Whether it is the President of a country or the CEO of a company, a hierarchy has to be kept in check and when that leader or ruler is not making wise decisions for the people he serves in that role, there has to be a way to remove someone from that role in the hierarchy. While hierarchies are necessary in our modern world, there have to be ways for those who are subordinate to voice themselves and their views without fears of reprisal or retribution for speaking out.

To ‘speak truth to power’ throughout history has been the exception rather than the norm but for those who did it even when there were financial or personal risks involved, the larger society benefited from the actions of those people who did not remain silenced but spoke out. If a leader is committing injustices, if a manager is doing something illegal, or if a principal is abusing their power, they have to be held accountable and removed from their position especially the higher up in the overall hierarchy that they are placed.

By raising our collective voices, abuses, inequalities, and injustices can be minimized as much as possible if there are democratic safeguards created to prevent a hierarchical order from being abused. There will be those leaders who do right by their subordinates and who make their hierarchy more democratic but in case that does not occur, laws and institutions have to be able to hold those at the top of their hierarchies in check.

Whether it’s’ allowing a few of your employees at a company to have voting rights on the company’s board of directors or making them shareholders or part-owners of the company, these are a few ways to make hierarchies more responsive and fairer. By establishing term limits for those who run for public office and prevent them from being in that office for the rest of their lives so that they aren’t able to have power for thirty or forty years straight is another concrete way to control a hierarchy by allowing others to take charge. When a President or Prime Minister does something illegal or cruel, that hierarchy is not absolute, and they can be removed from office or even be charged with a crime so that people in the society will know that they are not above the law.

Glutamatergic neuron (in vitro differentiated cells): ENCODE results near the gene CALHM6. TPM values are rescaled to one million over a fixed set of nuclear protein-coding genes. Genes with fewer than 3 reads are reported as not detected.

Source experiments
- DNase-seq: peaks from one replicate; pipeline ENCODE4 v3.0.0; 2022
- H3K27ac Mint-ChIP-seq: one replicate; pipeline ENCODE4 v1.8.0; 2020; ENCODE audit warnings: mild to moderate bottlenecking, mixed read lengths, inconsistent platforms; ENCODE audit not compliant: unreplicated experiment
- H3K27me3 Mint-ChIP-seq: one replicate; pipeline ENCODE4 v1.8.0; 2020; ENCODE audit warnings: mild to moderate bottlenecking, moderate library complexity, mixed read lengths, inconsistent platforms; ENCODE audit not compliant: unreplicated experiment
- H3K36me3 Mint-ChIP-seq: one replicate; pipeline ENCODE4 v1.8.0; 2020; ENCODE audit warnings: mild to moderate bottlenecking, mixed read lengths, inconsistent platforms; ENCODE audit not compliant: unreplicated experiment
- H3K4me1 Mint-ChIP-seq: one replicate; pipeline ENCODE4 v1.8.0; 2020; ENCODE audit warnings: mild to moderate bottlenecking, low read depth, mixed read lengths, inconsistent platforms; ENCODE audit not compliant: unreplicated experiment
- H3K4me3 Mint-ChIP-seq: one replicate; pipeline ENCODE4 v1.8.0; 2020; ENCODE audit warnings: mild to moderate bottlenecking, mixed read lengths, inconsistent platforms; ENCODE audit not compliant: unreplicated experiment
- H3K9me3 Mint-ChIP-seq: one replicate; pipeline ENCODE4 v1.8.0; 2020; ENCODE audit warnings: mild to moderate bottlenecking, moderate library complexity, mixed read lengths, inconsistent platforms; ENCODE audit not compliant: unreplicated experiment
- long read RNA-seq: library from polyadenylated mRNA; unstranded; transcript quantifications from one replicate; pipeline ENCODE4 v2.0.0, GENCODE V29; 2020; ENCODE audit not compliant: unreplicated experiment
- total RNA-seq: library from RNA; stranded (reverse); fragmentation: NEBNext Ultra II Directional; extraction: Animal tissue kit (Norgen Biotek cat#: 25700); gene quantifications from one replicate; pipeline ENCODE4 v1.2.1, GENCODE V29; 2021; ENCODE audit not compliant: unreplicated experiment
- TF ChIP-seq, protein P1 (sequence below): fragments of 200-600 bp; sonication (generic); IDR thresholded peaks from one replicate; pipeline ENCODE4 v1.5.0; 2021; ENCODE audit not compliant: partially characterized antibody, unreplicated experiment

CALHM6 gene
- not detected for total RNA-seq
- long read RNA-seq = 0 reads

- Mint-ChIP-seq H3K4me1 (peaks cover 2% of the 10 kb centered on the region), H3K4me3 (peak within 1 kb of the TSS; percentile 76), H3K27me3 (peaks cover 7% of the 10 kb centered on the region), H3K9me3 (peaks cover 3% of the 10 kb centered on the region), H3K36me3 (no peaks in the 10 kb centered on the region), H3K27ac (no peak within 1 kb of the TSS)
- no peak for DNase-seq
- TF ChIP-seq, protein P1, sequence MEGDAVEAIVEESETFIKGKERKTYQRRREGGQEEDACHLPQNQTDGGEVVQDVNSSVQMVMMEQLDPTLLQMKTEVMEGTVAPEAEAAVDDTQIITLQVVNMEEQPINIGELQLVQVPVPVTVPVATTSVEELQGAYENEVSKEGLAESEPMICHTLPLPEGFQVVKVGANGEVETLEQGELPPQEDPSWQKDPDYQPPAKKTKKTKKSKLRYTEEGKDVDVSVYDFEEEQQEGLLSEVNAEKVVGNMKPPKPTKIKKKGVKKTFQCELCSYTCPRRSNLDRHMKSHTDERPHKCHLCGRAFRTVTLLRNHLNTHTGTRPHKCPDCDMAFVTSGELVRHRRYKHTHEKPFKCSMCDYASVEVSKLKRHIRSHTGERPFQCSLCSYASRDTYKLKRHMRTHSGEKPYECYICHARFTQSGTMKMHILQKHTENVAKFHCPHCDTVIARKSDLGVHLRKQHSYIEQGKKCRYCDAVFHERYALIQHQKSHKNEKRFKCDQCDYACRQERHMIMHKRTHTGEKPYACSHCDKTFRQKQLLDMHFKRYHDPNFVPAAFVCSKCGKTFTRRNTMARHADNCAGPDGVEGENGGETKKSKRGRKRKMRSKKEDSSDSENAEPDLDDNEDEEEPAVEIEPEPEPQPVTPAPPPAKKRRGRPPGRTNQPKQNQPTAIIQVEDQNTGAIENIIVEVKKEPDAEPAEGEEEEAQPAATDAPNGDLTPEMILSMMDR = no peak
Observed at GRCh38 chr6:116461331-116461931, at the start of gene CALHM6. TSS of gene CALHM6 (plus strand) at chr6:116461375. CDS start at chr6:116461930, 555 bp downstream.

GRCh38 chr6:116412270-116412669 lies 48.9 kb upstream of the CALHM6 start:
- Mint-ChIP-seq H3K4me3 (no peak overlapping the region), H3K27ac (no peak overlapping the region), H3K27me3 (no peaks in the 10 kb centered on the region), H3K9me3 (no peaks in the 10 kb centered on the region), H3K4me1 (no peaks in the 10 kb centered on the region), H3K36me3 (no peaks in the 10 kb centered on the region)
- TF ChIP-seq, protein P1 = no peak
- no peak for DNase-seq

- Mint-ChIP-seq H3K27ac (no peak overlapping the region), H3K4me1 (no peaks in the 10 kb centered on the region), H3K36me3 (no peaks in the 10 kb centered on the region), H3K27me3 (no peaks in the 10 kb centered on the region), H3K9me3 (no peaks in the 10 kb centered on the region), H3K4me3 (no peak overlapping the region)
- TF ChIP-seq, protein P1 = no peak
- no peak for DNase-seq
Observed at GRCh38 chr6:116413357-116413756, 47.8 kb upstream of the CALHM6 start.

It’s not that hierarchies are inherently bad or negative, but they must be actively controlled and made more democratic by those who participate in them. The people who are subordinate to others within a hierarchy should be able to freely voice their opinion, concerns, or dissent when they disagree with their leader. A good leader should take into consideration those stakeholders or constituents who they are responsible for governing over and they should not prevent people from expressing their dismay or disappointment because a good leader will admit when they make a mistake and try to do better for the people under him or her.

The notion of a hierarchy having been around for all of human history is a fallacy and while it is not an ideal way to form a group with one person having power over others by claiming it, it is the only way to organize large-scale societies and nations. However, hierarchies that are successful are responsible to the needs of the people living in them, who want to voice their opinion without fear of reprisal for having done so, and to be able to vote, change, or amend the leadership from time to time so that the hierarchy does not become above the people but rather part of them in a democratic system.